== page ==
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Saturday, November 2, 2013

Greenwood, SC: Couple moves to town, falls in love with golf community, buys golf club

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    Recall some years ago the TV ad in which the owner of the Remington Shaving Company addressed the camera (and audience) and said something like: “I liked the shaver so much, I bought the company.” The golf community equivalent of that story is the Links at Stoney Point, a modern golf club in a nicely landscaped community along one edge of Lake Greenwood in South Carolina. Denise and Jim Medford liked their community and its golf club so much, they bought the club after the recession sent the prior owners packing.

        The couple’s own geographic diversity –- he was born an hour away in Greer, SC, she in southern California -– is reflected in the Stoney Point neighborhood where, Denise says, “most people are from elsewhere,” meaning not Greenwood and not substantially from South Carolina. That lends the quiet community something of a cosmopolitan air, but without any pretentiousness.

StoneyPtgreenbylakeThe lake comes into play only on a couple of holes at Stoney Point, but the views from the golf course -- and some of the homes -- are impressive.

        You could say the same for Greenwood at large, one of those towns that would benefit from a lot more marketing propulsion from its Chamber of Commerce. I’ve now played or toured five golf community courses within a half hour of Greenwood’s active downtown –- Savannah Lakes (two golf courses), Patriot Links at Grand Harbor, Greenwood Country Club and Stoney Point –- and they provide plenty of options for a retiring couple looking for the most reasonable real estate prices in an area not beset with traffic, pollution or other suburban and big-city woes. Plenty of fine golf community homes, some on the golf course and a few even with lake views, can be found in the $200s. According to bestplaces.net, homes in Greenwood are 23% less expensive than those in Greenville. Overall cost of living in Greenwood reflects the cost of its housing; for example, living in Greenwood will save you 16% over a comparable lifestyle in Asheville, NC, and a 17% savings compared with living in Richmond, VA.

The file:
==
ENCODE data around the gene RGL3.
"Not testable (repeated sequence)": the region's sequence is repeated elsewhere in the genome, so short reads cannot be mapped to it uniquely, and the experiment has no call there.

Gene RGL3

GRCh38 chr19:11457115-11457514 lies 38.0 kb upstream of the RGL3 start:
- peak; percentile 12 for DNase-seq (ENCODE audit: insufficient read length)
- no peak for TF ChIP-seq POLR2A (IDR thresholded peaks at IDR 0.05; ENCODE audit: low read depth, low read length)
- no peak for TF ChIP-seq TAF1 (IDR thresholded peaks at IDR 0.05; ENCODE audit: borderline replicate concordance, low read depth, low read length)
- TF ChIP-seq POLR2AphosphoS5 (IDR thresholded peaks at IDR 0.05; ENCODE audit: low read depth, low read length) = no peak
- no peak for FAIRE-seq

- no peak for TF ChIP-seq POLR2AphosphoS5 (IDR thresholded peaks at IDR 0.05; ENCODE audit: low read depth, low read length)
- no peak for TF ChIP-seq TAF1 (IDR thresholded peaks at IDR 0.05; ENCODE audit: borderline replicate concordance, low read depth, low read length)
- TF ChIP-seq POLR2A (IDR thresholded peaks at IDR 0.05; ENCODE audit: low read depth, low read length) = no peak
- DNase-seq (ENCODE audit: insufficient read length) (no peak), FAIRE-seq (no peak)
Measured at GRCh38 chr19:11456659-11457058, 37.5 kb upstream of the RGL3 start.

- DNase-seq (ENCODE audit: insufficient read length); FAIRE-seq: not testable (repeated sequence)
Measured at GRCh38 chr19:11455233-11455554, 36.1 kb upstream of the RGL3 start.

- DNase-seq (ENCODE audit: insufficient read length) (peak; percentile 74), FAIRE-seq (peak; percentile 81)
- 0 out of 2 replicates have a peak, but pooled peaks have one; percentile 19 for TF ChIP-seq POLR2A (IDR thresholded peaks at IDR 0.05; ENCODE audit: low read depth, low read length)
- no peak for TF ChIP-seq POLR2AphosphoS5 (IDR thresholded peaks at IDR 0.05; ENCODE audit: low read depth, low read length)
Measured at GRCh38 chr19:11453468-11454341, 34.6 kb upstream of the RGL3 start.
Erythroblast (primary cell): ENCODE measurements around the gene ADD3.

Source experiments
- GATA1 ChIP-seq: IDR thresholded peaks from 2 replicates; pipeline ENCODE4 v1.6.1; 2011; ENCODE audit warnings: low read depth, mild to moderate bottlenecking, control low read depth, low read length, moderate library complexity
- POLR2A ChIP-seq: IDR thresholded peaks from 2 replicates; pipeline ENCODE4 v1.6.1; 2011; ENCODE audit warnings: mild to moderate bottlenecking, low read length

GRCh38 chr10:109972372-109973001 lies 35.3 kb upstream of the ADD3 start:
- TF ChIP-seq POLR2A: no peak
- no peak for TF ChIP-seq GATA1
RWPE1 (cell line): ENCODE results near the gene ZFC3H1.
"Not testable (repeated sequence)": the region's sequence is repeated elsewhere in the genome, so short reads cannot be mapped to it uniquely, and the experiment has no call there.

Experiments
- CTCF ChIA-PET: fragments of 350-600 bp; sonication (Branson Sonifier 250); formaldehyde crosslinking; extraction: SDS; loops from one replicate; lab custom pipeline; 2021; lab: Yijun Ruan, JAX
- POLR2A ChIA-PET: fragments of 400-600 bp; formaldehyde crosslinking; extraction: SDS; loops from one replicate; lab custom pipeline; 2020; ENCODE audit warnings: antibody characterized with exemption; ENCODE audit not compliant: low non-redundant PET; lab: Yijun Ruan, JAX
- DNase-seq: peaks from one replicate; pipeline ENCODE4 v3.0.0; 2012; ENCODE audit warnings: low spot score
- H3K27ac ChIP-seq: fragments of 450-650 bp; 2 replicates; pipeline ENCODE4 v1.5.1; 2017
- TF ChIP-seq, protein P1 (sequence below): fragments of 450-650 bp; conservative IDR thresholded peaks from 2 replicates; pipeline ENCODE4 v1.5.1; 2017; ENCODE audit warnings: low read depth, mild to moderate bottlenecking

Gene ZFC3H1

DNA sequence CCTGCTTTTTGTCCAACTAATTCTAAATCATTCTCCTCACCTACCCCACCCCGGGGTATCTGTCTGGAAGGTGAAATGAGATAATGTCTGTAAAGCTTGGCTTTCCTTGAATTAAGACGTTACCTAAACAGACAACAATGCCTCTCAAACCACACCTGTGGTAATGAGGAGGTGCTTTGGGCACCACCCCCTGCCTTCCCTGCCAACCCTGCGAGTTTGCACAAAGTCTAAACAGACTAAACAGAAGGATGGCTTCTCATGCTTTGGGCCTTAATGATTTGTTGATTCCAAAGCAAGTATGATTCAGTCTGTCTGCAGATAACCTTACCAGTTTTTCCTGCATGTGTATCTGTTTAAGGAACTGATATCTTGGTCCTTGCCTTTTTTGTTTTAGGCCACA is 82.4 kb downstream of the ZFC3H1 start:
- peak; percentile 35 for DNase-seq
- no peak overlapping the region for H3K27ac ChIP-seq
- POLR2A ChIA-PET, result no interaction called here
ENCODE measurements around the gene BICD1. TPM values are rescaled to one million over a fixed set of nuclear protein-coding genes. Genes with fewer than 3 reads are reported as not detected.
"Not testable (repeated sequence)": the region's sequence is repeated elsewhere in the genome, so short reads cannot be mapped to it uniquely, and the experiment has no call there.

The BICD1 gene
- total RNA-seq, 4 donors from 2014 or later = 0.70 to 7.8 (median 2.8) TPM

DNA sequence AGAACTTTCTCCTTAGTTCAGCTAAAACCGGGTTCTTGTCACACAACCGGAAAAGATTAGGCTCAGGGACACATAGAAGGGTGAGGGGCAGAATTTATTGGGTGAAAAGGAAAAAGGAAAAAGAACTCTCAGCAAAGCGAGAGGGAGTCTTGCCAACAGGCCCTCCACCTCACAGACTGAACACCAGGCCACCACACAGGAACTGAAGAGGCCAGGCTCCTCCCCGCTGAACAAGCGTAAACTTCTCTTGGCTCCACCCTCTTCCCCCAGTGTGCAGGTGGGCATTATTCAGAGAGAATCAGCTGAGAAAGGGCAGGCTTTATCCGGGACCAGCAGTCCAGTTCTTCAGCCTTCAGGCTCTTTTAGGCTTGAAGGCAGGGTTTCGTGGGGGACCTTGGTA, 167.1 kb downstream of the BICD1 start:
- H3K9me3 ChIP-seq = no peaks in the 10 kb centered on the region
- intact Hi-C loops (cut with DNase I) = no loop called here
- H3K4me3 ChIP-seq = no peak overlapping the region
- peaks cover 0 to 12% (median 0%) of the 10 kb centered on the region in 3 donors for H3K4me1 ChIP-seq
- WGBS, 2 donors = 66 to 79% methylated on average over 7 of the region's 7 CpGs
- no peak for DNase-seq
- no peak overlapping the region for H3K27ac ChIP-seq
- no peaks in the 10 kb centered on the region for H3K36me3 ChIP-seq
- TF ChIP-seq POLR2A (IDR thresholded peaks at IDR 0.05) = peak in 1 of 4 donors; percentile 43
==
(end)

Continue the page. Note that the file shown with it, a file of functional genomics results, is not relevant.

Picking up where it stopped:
StoneyPthomeat16thtee

Homes at Stoney Point begin in the $200s but rise closer to the lake, and for brick construction.

        I’ve found myself in Greenwood over a half dozen nights the last two years, and the hunt for a good restaurant took a lot less time than in some larger, more popular cities –- yes, because the choices are much more limited, but unless you go out to eat every evening, you will find more than enough to satisfy and occasionally excite you –- and not just the ubiquitous fried chicken and barbecue joints (although plenty of them). I’ve had three fine meals at the small but lively Pascal’s Café, run by a French chef who married a local girl and decided to countrify his craft; shrimp and grits, meatloaf and a pork rib eye dot his dinner menu, but he also slips in a platter of escargots, a nod, we suppose, to his roots.

        Montague’s serves escargots also, but the highlight of my dinner at the bar there, besides the well-prepared upscale American food, was the lively conversation with the barmaid and the local resident sitting next to me. Montague’s is a friendly place, larger than Pascals, but just as intimate. I noted this week on Montague’s Facebook page -– their web site is under construction -– a call for friends of Anna Nicole Rogers to let her know she had won a free special dinner for two, but time was running out to collect (dinner was that night). Someone contacted Anna who contacted the restaurant within a couple of hours, via Facebook again, to say a friend would be picking up her free dinner tickets. Good news travels fast in a small city.

GrandHarborwithruins

You would be right on if you said Grand Harbor's Patriot Links is in ruins, courtesy of Davis Love who celebrates a local Revolutionary War battle.

        Although Greenwood does suffer from a lack of notoriety, it and Stoney Point will get a welcome boost next year when the Symetra women’s golf tour, formerly the Futures Tour, comes to town in May. The Charity Classic will benefit the Self Regional Healthcare Foundation, contributing additional resources for the chief hospital and healthcare system in the area. Plans are in the works to host a “Taste of the Lakelands” on site at the golf club to further extol the virtues of the local restaurant scene.

        The ladies of the Symetra tour will find a beautifully conditioned Tom Jackson golf course whose fairways are lined with hardwoods and whose greens, if golf tour officials decree it so, will be fast and tricky. I found it hard enough to read putts on Stoney Point’s medium fast greens that I considered having my eyes checked afterwards (my 30-something playing partners, with much younger eyes, had similar problems, so I decided to skip the ophthalmologist visit). The golf course is not overly difficult -– in keeping with Jackson’s customary design principles -- but it offers enough chances to get into trouble that the rating of 70.5 and slope of 124 from the white tees (6,248 yards) seemed a bit of an underestimate. No matter, the excellent condition of the turf was a pleasant surprise. The Medfords clearly are lavishing a lot of attention on their baby, and if they can get the locals to come out to see some future LPGA players test their excellent course, it should help with memberships and additional public play.